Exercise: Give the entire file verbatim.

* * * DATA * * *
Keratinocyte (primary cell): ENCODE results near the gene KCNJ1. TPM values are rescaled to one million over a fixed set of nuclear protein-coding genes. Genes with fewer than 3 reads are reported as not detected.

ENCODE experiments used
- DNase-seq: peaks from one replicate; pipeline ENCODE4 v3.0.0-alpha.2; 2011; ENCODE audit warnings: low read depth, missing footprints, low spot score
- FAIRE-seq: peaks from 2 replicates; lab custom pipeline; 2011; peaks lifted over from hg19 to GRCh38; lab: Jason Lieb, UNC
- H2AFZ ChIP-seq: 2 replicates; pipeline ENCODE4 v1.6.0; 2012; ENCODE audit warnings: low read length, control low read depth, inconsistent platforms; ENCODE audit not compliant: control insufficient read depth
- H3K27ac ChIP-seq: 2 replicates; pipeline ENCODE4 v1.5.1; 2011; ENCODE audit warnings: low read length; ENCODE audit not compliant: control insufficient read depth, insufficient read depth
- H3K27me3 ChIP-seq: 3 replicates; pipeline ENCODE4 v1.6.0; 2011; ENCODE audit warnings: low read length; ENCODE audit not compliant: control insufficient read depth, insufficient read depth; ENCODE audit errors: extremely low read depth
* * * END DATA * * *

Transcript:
Keratinocyte (primary cell): ENCODE results near the gene KCNJ1. TPM values are rescaled to one million over a fixed set of nuclear protein-coding genes. Genes with fewer than 3 reads are reported as not detected.

ENCODE experiments used
- DNase-seq: peaks from one replicate; pipeline ENCODE4 v3.0.0-alpha.2; 2011; ENCODE audit warnings: low read depth, missing footprints, low spot score
- FAIRE-seq: peaks from 2 replicates; lab custom pipeline; 2011; peaks lifted over from hg19 to GRCh38; lab: Jason Lieb, UNC
- H2AFZ ChIP-seq: 2 replicates; pipeline ENCODE4 v1.6.0; 2012; ENCODE audit warnings: low read length, control low read depth, inconsistent platforms; ENCODE audit not compliant: control insufficient read depth
- H3K27ac ChIP-seq: 2 replicates; pipeline ENCODE4 v1.5.1; 2011; ENCODE audit warnings: low read length; ENCODE audit not compliant: control insufficient read depth, insufficient read depth
- H3K27me3 ChIP-seq: 3 replicates; pipeline ENCODE4 v1.6.0; 2011; ENCODE audit warnings: low read length; ENCODE audit not compliant: control insufficient read depth, insufficient read depth; ENCODE audit errors: extremely low read depth